Schwarz finished the 1904 tour as South Africa's leading slow bowler, with 65 wickets at 18.26, and upon his return immediately set about teaching his team-mates Faulkner, Ernie Vogler and Gordon White how to bowl the bosey. All four very quickly incorporated this new skill into their bowling, and the South Africa selectors subsequently picked all of them to debut in the first Test in Johannesburg in January 1906. In the early days of Test cricket, six debutants in a match for South Africa was not unusual. However, it was surprising to see that this number included the captain, Percy Sherwell, a specialist wicketkeeper who opted to bat at No. 11 in both innings.

It was a "matting" pitch and not the standard turf that was commonplace in England and Australia. While matting pitches are often hard to bat on and tend to favour spinners and cutters, they do remain consistent across the entire game.

Warner won the toss for the tourists and chose to bat first. Sherwell chose to open the bowling with the dual legspin attack of Schwarz and Faulkner. This approach was immediately successful, as England slumped to 15 for 3. A brief middle-order recovery followed, thanks to Teddy Wynard (29), Ernie Hayes (20) and Jack Crawford (44) but England were dismissed well inside the first day for 184. Eight of the 10 wickets fell to the legspin attack of Schwarz, Faulkner, Vogler and White; medium-pacer Jimmy Sinclair took the other two.

While the score of 184 appeared to be well below par, the perception quickly changed as South Africa finished the first day at 71 for 8. Walter Lees took 5 for 34 for England, while Dave Nourse's undefeated 18 off 75 balls in the total of 91 showed his determination to battle it out in tough conditions.

The pitch was not conducive to high scores on day two either, with the tourists only managing 190 in their second innings. The legspin of Faulkner (4 for 26) and Vogler (2 for 24) was again to the fore, but this time they were supported by the medium-pace of allrounders Nourse and Tip Snooke, who took two wickets each.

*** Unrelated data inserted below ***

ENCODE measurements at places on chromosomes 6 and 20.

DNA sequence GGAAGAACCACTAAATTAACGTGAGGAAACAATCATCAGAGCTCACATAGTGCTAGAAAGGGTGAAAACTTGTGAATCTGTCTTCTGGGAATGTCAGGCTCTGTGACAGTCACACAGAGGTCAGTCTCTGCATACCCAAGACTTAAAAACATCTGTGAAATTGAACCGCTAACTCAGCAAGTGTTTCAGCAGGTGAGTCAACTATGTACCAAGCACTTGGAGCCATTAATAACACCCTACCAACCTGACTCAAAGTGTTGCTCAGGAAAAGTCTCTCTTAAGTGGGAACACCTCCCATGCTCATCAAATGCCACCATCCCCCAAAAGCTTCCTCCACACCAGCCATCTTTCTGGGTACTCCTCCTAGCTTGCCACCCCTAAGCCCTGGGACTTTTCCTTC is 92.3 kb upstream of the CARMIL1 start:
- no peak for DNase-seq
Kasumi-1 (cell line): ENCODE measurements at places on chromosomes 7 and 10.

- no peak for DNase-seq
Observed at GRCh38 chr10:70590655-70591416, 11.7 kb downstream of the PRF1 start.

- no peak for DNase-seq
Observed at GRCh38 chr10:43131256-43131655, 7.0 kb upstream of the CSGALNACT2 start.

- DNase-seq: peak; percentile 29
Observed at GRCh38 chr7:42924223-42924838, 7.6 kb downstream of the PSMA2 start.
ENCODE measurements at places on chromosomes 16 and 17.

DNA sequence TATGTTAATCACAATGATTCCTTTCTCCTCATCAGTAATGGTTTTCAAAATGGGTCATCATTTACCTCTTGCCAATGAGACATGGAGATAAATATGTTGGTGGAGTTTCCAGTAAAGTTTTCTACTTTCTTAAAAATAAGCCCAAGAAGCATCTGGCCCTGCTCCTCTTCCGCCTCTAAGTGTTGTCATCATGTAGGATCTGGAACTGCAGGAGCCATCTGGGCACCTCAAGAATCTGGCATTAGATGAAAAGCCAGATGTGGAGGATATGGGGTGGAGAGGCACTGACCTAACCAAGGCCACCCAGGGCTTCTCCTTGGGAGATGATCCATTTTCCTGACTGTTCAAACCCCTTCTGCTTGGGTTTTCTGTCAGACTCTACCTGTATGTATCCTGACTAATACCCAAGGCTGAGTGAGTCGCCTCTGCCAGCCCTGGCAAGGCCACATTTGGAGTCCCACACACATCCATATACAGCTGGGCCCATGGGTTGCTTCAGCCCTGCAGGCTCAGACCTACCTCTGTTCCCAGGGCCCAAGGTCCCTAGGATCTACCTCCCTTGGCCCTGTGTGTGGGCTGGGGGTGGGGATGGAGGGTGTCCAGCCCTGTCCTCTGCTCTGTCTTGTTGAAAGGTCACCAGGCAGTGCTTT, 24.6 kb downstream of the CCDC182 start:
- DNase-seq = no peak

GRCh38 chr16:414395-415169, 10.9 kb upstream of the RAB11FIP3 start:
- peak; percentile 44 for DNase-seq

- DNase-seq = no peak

This left South Africa with the tall order of scoring 284 to win, a total nearly 100 more than England had managed in either attempt, and nearly 200 more than South Africa had achieved in their own first innings.

It looked a long way off at 22 for 2, and later 105 for 6, but they kept fighting. The key partnership was between White and the backbone of South Africa's first innings, Nourse. They added 121, taking the score through to 226 before White finally fell for a wonderful 81. South Africa still needed another 58, with only three wickets left. The target looked virtually impossible when the next two wickets followed quickly, and Sherwell joined Nourse at 239 for 9. The final pair still needed 45. To put this into context, only one of South Africa's previous 19 partnerships had passed 50.

Nourse continued his dogged occupation of the crease, and in front of an excited crowd, they calmly inched towards the target. A three from Nourse off medium-pacer Albert Relf took his own score to 93 and brought the scores level. Sherwell then finished the match a few balls later by hitting Relf for a boundary.

While this partnership has since been trumped by Inzamam-ul-Haq and Mushtaq Ahmed when they put on 57 against Australia in 1994, it set the record for the highest tenth-wicket partnership to win a Test.

South Africa had not just secured a highly unlikely victory, they had done so under difficult circumstances and had overcome any doubts about their ability to defeat England. South Africa built upon this confidence by quickly winning the second and third Tests as well. They narrowly lost the fourth, before winning the final Test by an innings and 16 runs.

They had won their first Test, their first series, and the emergence of their four-pronged legspin attack helped them compete with England and Australia for the first time.

Stuart Wark works at the University of New England as a research fellow